Are ophthalmologists anywhere, doing cataract surgery under just local with oral sedation, no IV placed, without a CRNA or anesthesiologist involved?
I actually wonder how many nonacademic places still have a CRNA or anesthesiologist routinely involved in the care of cataract patients. It can't be that many. I had LASIK and getting the flap cut isn't even uncomfortable. Can't imagine a cataract hurts after the topical anesthetic soaks in.
that's interesting - at our surgicenter, our eye docs probably do 30-40 cataracts / week in total. I would guess about 75-80% of them are done under MAC.
we probably do about 100 per week at our surgicenter of which about 5 are MAC, the rest with no anesthesiologist or CRNA involvement and only oral sedation. Other hospitals/surgicenters around us are very similar except for 1 notable outlier that has 100% under MAC. It's basically just ophthalmologist preference, though seeing how well they do without us I question why we are ever involved except in patients with severe anxiety or developmental issues (the occasional Down's patient).
I think I have only seen one OCR in hundreds of cataract surgeries, and even that one resolved fast. I am also pretty sure that cataracts are (close to) a money loser for anesthesia. So I too have been wondering what the heck I was doing there.I often wonder why I'm in the eye room.
Well let's take a look at some numbers. On a typical cataract day, we will do 12 cataracts. Start at 7 am and be done by 2 pm. Typically 10 will be Medicare or Medicaid. 2 will have commercial insurance. At 6 units per case that's 72 units. I guesstimate one eye unit is worth $27. Revenue of $1950 from one operating room is not great, but it's not bad either. If you have 3 eye days a week, that brings in $300 K a year. Just from cataracts. In a tight market and falling reimbursements, it's pretty good revenue. I wouldn't call it a money loser.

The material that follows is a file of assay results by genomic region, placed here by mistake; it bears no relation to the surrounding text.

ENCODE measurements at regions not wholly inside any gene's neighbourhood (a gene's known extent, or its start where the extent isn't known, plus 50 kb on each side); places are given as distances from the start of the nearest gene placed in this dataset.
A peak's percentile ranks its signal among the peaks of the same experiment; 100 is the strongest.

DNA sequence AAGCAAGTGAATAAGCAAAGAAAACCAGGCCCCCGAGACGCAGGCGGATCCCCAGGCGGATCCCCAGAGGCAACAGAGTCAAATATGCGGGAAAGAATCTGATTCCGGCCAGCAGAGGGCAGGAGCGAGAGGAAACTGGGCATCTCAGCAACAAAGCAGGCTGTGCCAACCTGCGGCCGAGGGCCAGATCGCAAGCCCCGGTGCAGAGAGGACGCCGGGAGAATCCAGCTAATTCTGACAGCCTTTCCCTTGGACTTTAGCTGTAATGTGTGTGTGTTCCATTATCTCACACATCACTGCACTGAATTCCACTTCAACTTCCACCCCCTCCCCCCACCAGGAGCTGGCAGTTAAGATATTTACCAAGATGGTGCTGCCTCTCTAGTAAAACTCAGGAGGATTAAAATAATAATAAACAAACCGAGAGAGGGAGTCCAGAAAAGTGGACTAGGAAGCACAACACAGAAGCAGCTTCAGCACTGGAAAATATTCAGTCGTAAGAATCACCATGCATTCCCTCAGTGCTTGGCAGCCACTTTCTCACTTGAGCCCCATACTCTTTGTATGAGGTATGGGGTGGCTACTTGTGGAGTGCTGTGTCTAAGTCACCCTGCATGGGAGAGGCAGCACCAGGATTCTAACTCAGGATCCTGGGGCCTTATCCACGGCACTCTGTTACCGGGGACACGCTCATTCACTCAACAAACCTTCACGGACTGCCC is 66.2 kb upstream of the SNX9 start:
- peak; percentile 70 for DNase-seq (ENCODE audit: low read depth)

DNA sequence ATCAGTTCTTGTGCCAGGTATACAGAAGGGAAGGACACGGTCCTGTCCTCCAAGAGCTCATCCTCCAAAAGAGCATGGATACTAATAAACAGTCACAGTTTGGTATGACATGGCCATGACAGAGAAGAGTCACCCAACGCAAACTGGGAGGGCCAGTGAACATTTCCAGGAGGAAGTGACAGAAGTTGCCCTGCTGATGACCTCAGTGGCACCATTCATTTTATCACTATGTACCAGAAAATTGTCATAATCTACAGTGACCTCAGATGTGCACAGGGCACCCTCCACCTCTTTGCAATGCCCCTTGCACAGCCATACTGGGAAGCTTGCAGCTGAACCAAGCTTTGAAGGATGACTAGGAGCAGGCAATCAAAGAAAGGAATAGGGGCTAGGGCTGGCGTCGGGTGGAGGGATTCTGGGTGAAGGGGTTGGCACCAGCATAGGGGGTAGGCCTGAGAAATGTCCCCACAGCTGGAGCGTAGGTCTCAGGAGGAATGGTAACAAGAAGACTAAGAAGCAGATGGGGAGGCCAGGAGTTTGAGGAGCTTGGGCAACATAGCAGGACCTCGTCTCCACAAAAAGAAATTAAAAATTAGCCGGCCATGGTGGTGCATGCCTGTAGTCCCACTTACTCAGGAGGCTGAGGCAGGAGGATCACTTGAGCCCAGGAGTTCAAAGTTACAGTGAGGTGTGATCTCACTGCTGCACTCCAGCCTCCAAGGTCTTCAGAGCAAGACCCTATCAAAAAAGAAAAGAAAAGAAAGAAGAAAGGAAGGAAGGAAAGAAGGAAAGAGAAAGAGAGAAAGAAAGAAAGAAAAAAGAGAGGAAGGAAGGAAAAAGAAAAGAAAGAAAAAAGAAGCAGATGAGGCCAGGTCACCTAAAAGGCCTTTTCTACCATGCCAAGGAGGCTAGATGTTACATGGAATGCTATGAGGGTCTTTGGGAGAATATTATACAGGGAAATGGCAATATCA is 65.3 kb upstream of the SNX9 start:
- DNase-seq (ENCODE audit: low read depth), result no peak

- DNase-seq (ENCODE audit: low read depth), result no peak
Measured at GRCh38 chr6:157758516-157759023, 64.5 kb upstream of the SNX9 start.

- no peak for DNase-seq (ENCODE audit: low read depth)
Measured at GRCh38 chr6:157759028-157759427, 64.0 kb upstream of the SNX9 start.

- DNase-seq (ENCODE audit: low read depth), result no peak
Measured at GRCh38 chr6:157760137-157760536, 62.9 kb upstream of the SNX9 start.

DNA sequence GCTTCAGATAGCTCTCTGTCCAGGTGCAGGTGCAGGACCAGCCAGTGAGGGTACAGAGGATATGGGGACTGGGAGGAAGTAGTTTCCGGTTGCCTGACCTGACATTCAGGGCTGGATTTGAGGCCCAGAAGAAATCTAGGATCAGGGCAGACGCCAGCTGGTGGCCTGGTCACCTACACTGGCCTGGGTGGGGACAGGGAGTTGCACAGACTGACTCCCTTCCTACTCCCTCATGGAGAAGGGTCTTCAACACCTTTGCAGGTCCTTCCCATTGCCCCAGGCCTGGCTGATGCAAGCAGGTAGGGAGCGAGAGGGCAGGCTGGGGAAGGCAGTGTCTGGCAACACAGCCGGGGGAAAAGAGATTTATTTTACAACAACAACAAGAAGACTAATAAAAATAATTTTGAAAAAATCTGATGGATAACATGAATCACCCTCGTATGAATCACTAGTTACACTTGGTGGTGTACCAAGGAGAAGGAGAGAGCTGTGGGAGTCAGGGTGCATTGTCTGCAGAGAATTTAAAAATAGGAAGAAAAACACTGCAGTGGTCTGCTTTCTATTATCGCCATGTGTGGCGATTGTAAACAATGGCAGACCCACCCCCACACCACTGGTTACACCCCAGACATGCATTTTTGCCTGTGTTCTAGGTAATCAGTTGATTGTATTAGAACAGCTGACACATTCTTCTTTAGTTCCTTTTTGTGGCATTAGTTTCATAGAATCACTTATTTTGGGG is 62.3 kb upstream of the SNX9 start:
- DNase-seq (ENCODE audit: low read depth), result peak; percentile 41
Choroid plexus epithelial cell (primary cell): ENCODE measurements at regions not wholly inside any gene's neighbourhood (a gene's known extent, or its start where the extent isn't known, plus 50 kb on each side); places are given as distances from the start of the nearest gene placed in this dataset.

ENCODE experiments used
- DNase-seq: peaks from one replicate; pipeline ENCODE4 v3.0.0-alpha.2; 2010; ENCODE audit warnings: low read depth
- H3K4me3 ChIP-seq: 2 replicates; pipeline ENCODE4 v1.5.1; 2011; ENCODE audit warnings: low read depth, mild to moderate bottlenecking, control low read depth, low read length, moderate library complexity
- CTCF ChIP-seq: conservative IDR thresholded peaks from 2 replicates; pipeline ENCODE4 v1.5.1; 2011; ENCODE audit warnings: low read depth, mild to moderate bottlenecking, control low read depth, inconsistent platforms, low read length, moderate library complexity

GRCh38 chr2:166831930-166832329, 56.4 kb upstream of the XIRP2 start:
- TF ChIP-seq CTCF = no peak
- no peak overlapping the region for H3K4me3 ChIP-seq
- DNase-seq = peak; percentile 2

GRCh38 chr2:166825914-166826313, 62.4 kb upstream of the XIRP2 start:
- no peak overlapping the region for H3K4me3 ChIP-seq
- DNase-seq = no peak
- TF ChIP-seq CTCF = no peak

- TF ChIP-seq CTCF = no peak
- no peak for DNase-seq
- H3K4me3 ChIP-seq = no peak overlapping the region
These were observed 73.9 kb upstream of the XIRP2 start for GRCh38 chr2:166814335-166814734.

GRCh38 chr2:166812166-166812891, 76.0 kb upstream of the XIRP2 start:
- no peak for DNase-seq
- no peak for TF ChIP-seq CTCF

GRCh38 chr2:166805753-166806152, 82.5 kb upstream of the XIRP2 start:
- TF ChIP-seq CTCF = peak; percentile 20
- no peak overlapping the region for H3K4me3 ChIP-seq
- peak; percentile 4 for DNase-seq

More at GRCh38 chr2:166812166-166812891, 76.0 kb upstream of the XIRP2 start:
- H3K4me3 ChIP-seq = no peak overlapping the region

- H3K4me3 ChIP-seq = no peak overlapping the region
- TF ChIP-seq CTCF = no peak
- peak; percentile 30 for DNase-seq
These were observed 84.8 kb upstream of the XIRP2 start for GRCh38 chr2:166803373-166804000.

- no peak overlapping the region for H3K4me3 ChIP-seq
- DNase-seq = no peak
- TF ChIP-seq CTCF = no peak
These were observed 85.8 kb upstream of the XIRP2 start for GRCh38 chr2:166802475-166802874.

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That sucks. How do you deal with it? Mid levels and supervision? Still a money loser I guess, unless you have the MD supervise two other rooms to average out the revenue.Most good cataract surgeons around me demand 2 operating rooms, it is a money loser for us, unless you get a high number of patients with commercial insurance.
We give them 2 rooms, but one of us. I see the patient 2 ahead between cases after looking at chart on EMR during current case. Patient who is 1 ahead is in room with eye being prepped while we finish current case. Works fine if speed is 20 minute range.
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I am always shocked by some people's greed and the malpractice risks they are willing to take for a few dollars more.
I would never provide anesthesia for an elective procedure if I cannot have a uninterrupted unlimited preop discussion with the patient in a quiet non-distracting private environment.
I was referring to dA pilot's setup. A patient who's in the room, with the eye being prepped, is way too anxious to provide an ideal preop encounter, including informed consent. Plus it's just not the place to do a preop for an elective surgery.